BONN, Germany -- The startling thing about Germany's first potential combat mission in half a century is just how little it startles. American editors, drilled in all the "out of [NATO] area" quarrels of the anti-missile 1980s, still ask suspiciously how much Germany resists foreign engagement, not how far it has come.
Maybe, then, it's time to debunk the myth that this is a consensus society that moves only at a snail's pace. Maybe the more accurate description is that the German establishment has created such a facade of stability verging on entropy that everybody -- Germans included -- believes the rhetoric of slumber, and doesn't even notice the innovation behind the facade.
In short, what has happened is that the Bonn government has approved sending up to 5,000 German troops to join the new NATO peacekeeping force in ex-Yugoslavia -- and nobody is batting an eye. Parliament will approve the dispatch shortly; public opinion is favorable. The story rates only a yawn abroad.
To be sure, the 5,000 won't match the 25,000 troops the U.S. will send, Congress willing. There won't be an infantry or tank company among them, only transport, logistics, engineering and medical personnel -- and those 14 Tornado jets crammed with anti-anti-aircraft electronics that are already flying NATO missions over ex-Yugoslavia. For domestic German consumption, Bundeswehr soldiers will have the figleaf of not being formally stationed in Bosnia during the year they will be there.
Nonetheless, this number matches the current British or French contribution to U.N. forces. The many German officers in the integrated NATO command will in fact be stationed on the ground. And all soldiers who might get in harm's way will be armed.
All told, it's a far cry from the conventional suspicion at unification five years ago that the newly sovereign Germans would be freeloaders, shirk all responsibility outside of NATO Europe, and generally behave like a big, cuddly Switzerland. At the time various columnists warned that Bonn would "renationalize" its foreign policy, now that it could escape American tutelage. Or if it didn't break up a NATO founded to keep the "Germans down" as well as the "Russians out" and the "Americans in," it would at least "hollow out" the alliance and make it incapable of action.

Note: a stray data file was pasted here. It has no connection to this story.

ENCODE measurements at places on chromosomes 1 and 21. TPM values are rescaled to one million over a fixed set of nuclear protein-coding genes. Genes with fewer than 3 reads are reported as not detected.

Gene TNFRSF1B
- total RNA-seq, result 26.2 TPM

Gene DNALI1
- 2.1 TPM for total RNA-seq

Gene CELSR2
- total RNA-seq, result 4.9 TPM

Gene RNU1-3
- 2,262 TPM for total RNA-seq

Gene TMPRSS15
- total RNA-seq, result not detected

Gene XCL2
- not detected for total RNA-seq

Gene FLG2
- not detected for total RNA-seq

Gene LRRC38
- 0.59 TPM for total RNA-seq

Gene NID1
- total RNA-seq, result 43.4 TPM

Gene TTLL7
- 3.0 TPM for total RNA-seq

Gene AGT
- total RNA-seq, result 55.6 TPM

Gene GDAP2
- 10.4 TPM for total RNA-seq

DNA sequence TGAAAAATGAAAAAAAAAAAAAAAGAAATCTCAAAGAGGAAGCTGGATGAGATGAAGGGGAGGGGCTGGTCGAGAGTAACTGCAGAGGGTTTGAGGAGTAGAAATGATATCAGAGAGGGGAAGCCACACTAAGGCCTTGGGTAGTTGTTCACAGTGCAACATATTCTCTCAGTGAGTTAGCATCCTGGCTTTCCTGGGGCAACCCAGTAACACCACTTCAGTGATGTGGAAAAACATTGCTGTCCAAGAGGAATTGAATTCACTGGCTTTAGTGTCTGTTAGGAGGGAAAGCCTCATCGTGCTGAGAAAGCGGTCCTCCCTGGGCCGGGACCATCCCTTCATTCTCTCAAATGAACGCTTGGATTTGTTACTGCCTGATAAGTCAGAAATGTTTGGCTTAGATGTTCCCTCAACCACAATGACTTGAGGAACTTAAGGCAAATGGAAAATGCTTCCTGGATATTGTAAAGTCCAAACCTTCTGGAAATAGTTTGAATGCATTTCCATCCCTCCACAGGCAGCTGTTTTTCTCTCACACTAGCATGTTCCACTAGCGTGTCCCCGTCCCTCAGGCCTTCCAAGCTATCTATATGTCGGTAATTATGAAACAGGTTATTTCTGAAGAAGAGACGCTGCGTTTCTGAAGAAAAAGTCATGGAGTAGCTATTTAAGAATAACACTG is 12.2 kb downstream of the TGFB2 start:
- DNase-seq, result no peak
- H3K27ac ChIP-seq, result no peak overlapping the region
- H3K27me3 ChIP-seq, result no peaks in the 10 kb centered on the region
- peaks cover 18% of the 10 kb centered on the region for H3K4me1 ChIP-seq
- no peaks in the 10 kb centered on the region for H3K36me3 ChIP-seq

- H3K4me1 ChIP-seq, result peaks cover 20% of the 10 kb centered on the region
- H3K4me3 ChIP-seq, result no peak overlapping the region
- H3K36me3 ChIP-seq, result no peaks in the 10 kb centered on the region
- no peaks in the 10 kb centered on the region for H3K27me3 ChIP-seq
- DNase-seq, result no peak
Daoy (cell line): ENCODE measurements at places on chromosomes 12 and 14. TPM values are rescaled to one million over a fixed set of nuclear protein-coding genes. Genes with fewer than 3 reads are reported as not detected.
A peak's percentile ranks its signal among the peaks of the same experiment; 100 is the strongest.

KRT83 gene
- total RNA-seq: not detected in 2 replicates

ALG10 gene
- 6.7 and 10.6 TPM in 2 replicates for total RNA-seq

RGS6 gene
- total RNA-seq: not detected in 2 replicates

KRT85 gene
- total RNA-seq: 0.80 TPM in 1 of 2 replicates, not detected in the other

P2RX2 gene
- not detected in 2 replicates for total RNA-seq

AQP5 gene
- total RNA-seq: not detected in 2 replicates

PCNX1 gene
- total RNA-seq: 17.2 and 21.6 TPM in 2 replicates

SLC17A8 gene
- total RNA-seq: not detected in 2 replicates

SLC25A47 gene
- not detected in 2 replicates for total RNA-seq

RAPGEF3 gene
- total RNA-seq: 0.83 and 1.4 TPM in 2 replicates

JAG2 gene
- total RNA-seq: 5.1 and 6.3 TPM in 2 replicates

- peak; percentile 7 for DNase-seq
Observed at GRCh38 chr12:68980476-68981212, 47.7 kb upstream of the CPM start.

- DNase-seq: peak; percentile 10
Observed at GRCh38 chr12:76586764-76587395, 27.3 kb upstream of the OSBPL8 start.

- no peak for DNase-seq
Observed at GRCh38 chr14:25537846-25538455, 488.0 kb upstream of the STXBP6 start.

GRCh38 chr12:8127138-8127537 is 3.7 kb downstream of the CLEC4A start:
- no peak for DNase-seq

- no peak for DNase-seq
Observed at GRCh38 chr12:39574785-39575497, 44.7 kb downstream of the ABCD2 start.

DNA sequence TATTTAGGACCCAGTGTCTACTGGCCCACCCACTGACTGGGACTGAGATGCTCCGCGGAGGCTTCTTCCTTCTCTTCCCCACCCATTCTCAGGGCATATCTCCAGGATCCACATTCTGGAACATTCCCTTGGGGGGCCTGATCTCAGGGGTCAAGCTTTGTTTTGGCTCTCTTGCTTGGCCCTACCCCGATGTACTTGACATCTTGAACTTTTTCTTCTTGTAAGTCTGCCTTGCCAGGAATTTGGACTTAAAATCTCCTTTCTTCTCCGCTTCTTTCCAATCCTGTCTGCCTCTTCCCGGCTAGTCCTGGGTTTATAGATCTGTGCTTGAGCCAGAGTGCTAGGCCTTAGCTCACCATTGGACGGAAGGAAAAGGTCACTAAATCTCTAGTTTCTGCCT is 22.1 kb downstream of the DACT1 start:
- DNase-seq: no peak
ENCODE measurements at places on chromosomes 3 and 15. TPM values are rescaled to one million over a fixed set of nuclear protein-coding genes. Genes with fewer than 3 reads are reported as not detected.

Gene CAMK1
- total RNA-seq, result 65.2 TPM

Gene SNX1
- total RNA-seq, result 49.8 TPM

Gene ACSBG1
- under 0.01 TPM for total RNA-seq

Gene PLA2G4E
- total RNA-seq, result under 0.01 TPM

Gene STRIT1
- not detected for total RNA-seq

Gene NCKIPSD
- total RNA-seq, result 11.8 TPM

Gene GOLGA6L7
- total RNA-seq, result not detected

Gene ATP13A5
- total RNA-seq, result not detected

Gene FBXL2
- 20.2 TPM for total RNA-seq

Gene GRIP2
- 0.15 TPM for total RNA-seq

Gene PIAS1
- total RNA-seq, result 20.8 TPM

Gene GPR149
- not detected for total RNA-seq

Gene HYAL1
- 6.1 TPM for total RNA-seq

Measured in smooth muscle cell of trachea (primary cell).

Germany's excessive pacifism from decades as an importer of security, continued RAND analysts, would probably make Bonn persist in rejecting all out-of-area commitments, while criticizing allies who took on such dirty work -- and thus goad Congress into bringing the boys (and girls) home from Europe.
None of the above happened.
The building of the new German consensus in support of out-of-area operations began, unnoticed, with the Gulf War back in 1991. At the time U.S. media spotlighted anti-war and anti-American street protests.
The real news, however, was a sea change in German views about morality and the use of force. As soon as Iraqi Scuds landed on Israel, given Germany's special obligation to protect Jews because of the Holocaust, pacifism in the face of aggression seemed shabby. Polls began showing a majority in favor of the U.S.-led war on Iraq, if not yet of German participation in it. Even the anti-establishment Greens fired one of their own officials for blaming the Iraqi Scud attacks on Israeli attitudes.
It was controversial, but the German government first provided mine-sweepers for the Persian Gulf in 1991, then two Transall C-160s to transport U.N. verifiers of Iraqi destruction of nuclear and chemical weapons, along with other aircraft to give humanitarian aid to Kurds in northern Iraq. In 1992 Bonn gingerly dispatched 1,500 military doctors to Cambodia; in 1993 it sent 1,700 armed soldiers to bolster U.N. peacekeeping in Somalia, then airmen to fly in multinational AWACS crews over ex-Yugoslavia.
The last action drew a constitutional court ruling in 1994 that out-of-area deployment was in fact legal, so long as parliament approved. And although ideological leftists among the opposition Social Democrats blocked party approval, 66 Social Democrats broke ranks last summer to swell the government's parliamentary majority for sending Tornadoes and medics to ex-Yugoslavia.
The enormity of the Serb atrocities, captured nightly on TV screens here, did a lot to change German minds. A year ago participation by 5,000 Bundeswehr soldiers in a NATO mission abroad would have been unthinkable. Today it's taken for granted. Consensus has worked, not to prevent change, but to make it seem natural.
All that snail's pace stuff is bunk.
Elizabeth Pond is a free-lance foreign correspondent, based in Bonn.